- Mark McDowell
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Will Apple Create the Next Great Building?
A giant spaceship is destined to land in Cupertino, CA – at least if Apple CEO Steve Jobs gets his way with the city council. The new building will accommodate 12,000 employees and house its own green-energy power plant. Apple’s current headquarters accommodates approximately 2,800 people, Jobs said. “We’ve got almost 12,000 people in the area,” he said. “So we’re renting buildings — not very good buildings, either — at an ever-greater radius from our campus and we’re putting people in those. And it’s clear that we need to build a new campus.”
As envisioned, the new campus would be built on about 150 acres of land that the tech giant owns. Jobs said Apple’s plan would involve tearing down buildings currently on the site and constructing a new ring-shaped building that would be four stories tall, with four floors of parking underneath and a large landscaped courtyard in the middle. If approved, the project will increase landscaping to approximately 80 percent of the site, which currently is 20 percent trees, plants and grass.
“And we’ve used our experience in making retail buildings all over the world now, and we know how to make the biggest pieces of glass in the world for architectural use,” Jobs said. The campus wouldn’t be powered by Cupertino’s energy grid. Instead, an on-site power facility will provide 100 percent of energy. “I think what we’re going to end up doing is making the energy center our primary source of power, because we can generate power with natural gas and other ways that can be cleaner and cheaper, and use the grid as our backup,” Jobs said. “We think that makes more sense.”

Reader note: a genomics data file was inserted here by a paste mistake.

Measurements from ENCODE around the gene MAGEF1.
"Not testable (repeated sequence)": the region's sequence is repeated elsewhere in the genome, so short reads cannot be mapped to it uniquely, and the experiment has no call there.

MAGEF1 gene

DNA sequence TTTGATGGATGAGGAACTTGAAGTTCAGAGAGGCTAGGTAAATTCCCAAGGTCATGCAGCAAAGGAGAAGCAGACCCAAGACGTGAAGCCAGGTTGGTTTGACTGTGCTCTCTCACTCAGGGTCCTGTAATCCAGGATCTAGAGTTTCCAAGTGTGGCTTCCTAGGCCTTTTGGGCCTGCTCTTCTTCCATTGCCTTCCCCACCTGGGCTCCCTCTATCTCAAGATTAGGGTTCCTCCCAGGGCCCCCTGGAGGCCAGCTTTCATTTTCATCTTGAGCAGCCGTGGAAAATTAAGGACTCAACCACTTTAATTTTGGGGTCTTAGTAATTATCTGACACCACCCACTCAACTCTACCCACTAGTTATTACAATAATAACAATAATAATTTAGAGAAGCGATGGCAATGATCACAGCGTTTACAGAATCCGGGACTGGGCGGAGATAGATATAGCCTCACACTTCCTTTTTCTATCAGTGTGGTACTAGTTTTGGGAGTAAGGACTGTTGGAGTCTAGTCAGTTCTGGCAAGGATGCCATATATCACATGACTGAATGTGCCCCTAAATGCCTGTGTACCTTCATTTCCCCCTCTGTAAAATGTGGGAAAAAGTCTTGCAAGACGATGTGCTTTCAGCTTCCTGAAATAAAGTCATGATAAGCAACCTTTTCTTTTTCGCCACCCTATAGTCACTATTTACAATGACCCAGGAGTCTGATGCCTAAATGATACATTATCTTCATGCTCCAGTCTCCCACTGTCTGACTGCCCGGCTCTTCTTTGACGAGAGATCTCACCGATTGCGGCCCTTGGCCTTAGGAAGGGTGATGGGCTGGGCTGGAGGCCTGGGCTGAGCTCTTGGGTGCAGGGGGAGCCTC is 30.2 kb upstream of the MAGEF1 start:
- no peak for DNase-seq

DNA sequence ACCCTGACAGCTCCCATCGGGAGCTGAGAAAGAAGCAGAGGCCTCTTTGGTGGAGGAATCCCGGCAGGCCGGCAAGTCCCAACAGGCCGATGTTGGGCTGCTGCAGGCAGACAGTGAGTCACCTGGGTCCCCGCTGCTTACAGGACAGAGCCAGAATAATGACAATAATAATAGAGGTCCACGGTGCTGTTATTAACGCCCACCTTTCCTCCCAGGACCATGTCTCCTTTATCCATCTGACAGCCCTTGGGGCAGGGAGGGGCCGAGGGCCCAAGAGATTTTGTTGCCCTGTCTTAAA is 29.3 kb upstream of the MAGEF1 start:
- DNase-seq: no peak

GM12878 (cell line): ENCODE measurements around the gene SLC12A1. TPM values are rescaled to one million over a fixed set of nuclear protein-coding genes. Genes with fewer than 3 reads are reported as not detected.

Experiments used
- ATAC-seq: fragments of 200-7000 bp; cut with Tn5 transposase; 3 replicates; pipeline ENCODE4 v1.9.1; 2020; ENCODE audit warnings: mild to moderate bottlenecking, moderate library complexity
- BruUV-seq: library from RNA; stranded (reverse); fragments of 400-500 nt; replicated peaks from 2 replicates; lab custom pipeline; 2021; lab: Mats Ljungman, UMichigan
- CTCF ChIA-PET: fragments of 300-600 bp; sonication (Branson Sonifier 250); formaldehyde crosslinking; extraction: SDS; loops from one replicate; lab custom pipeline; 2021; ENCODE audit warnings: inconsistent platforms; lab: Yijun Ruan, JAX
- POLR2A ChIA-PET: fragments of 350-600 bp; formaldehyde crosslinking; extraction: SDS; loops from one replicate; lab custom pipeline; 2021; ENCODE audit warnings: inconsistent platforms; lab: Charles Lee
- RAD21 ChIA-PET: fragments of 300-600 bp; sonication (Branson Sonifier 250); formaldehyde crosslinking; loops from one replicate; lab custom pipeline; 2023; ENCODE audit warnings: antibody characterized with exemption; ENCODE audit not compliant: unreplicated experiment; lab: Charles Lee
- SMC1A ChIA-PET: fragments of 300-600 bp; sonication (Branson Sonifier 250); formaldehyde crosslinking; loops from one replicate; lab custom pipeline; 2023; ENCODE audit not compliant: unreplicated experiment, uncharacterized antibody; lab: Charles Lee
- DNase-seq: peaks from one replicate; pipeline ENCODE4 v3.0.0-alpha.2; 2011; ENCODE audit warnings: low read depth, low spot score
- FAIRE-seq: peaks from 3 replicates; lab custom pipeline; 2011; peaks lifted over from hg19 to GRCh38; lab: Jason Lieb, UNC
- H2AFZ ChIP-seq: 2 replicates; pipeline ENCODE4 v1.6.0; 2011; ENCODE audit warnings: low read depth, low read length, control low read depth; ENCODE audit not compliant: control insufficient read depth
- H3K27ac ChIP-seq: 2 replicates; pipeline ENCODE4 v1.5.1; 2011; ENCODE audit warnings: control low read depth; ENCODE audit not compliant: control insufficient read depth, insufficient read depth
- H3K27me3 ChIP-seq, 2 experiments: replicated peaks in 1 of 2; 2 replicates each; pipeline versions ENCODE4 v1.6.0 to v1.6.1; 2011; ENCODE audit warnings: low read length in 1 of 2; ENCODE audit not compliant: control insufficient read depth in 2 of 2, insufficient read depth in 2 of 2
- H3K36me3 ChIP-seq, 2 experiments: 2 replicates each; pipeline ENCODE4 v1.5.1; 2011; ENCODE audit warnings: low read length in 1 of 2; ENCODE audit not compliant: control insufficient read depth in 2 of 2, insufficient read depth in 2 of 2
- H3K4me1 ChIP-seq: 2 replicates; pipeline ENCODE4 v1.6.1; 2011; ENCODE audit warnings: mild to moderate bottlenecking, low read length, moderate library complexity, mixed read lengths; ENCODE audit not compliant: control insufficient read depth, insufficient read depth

Mayor Gilbert Wong said that Cupertino is excited that Apple is moving forward with a new campus, an idea first suggested to the city in 2006. “When Apple submits their building plans later this year, we know that we will be looking at a state-of-the-art facility and all the challenges and opportunities that go along with that,” Wong said. The review process will be the same as any other construction project, with evaluations of environmental impacts, air quality, traffic and other matters. “The project will come to the City Council for approval in the fall of 2012,” Wong said. “Following approval, Apple can submit building permits. Construction will follow, and Apple and the city expects the new campus to be completed by 2015.”
“I think we’ve found a way to stay in Cupertino,” Jobs said, reminding the city council that “since we’re your largest taxpayers, we thought you’d be happy about it.”
In a town with a population of 55,162, Jobs’ announcement was an important event. Asked about the design, in which Jobs has reportedly played a role, city council members said they were impressed when they first saw it. “It’s so, well, pretty,” said Councilman Barry Chang. “Wow! is the operative term,” said Councilman Orrin Mahoney. “There’s nothing like it. And while some people might wonder why a CEO would get so involved at such a level of detail around a company headquarters, with Steve, it’s not surprising.”
The four-story, circular campus is said to be the design of superstar British architect Norman Foster. “We do have a shot at building the best office building in the world,” Jobs said, adding that it won’t contain a straight piece of glass. “Architecture students will come here to see this.” Here’s a video of Jobs announcing the building.
Writing in the Wall Street Journal, Dave Kansas points out that snazzy new office buildings are not always successful. According to Kansas, “Companies that build fancy, new digs often do so at just about the wrong time from a market perspective. Splurging on a new corporate palace doesn’t necessarily improve the profit picture. And there’s a clutch of anecdotal evidence that would support that notion.”
Kit Eaton of Fast Times noticed a strong resemblance between the Apple design and a security-heavy location in the United Kingdom. “We just have one question for Steve. Has he ever been to Cheltenham, England? You know, the home of famous horse races, hats, posh private schools, and the U.K.’s Government Communications Headquarters. GCHQ, spy-central for the Brits. A glass-fronted spaceship-like ring, with glass-roofed atria, good green credentials, and a private-access garden concealed inside the giant ‘O’.”